The search for DevOps Engineers

Looking into the DevOps philosophy, calling someone a DevOps engineer or having a DevOps team doesn't make any sense.

A lot of the problems of your team and the company would be solved if you would just get good, and step up your game. You know this Kubernetes thing the cool kids are talking about? This simple technology can be mastered in one day and, honestly, every developer should know it. We expect you to create and configure from scratch services, and deploy to production with a full understanding of your cloud service of choice. Do you say your team is aligned to a flow of work? No worries mate, I'm letting you in on a little secret: you just need to get good. I'll lend you a hand, there you go, the cloud-native landscape:


As fictitious and over the top of a situation as it sounds, it could very well be true. It stems from a misunderstanding of what DevOps is, which goes with a certain lack of empathy for other developers and a loss of fast flow as a result.

In The DevOps Handbook and The Phoenix Project we see the main principles of DevOps, grouped in The Three Ways:

  • The First Way: enables and optimizes for fast and smooth left to right flow. The goal is to reduce the time our changes go to production.
  • The Second Way: enables reciprocal fast and constant feedback from right to left. The goal is to create fast and constant feedback so we can achieve safe and resilient systems.
  • The Third Way: enables organizational learning and a generative culture.

In The DevOps Handbook, we also see the current technical approaches that enable fast flow and feedback, the most popular being CI/CD. But, as always, transformation comes from within, the culture, habits, and principles of the organization are more important than any technology or specific process it applies. Only focusing on technology and processes without the culture is not sustainable and is bound to fail, the same way modifying our diet is more difficult if we don't focus on becoming a person that embraces a healthier lifestyle.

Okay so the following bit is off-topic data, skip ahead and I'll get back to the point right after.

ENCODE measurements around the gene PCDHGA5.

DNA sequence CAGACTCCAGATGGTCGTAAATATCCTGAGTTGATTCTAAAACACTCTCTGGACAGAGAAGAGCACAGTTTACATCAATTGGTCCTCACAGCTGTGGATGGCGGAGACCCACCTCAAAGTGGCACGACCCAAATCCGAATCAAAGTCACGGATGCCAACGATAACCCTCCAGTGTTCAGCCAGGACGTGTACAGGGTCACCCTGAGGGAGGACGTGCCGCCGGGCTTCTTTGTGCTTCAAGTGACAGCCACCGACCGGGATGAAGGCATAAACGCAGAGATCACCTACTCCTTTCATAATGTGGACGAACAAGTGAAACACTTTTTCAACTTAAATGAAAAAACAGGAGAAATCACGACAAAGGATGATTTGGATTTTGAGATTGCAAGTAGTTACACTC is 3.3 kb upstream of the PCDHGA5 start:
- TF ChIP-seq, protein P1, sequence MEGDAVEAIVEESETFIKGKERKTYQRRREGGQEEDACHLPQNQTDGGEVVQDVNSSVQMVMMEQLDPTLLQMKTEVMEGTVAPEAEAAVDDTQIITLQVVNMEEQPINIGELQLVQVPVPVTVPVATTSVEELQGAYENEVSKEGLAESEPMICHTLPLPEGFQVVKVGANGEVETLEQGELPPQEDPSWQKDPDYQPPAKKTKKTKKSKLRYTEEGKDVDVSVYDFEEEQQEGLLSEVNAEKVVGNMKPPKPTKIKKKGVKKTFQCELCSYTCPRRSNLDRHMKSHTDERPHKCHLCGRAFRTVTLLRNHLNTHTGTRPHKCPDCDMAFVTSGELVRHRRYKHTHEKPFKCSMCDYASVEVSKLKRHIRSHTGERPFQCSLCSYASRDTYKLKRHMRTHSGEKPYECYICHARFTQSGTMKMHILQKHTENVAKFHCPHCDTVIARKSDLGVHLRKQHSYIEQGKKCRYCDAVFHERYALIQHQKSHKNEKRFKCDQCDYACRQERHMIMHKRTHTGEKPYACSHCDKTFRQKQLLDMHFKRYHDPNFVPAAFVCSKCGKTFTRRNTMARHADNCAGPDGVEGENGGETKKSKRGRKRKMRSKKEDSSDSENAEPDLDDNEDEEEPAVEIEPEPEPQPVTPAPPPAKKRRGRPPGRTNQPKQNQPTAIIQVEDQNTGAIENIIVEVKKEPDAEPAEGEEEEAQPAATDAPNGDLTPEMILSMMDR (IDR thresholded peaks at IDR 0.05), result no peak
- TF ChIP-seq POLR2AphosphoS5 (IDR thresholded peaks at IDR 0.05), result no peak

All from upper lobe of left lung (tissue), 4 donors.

DevOps is not about automating everything

Let's take out of the way one of the main misunderstandings: DevOps is all about automation. It's not. Automation is in there, it supports fast flow, the enablement of self-service, the elimination of the constraints in the system, offering a compelling internal product... Automation for the sake of automation is pointless. On top of that, constraints are not necessarily technical, they can manifest in many forms. Strangling fast flow and reducing feedback by having siloed teams is a big and typical organizational constraint.

What's a DevOps team?

Let's analyse what a DevOps team could be.

One way to start the DevOps transformation is to create a dedicated transformation team. It operates outside of the bureaucracy and rules created by the risk-averse company to maintain the status quo. Its members, skilled generalists with respectful relationships with the rest of the organization, are tasked with creating new processes and learnings that will help us achieve the desired goals: reduce lead time, integrate security to pass compliance requirements, etc.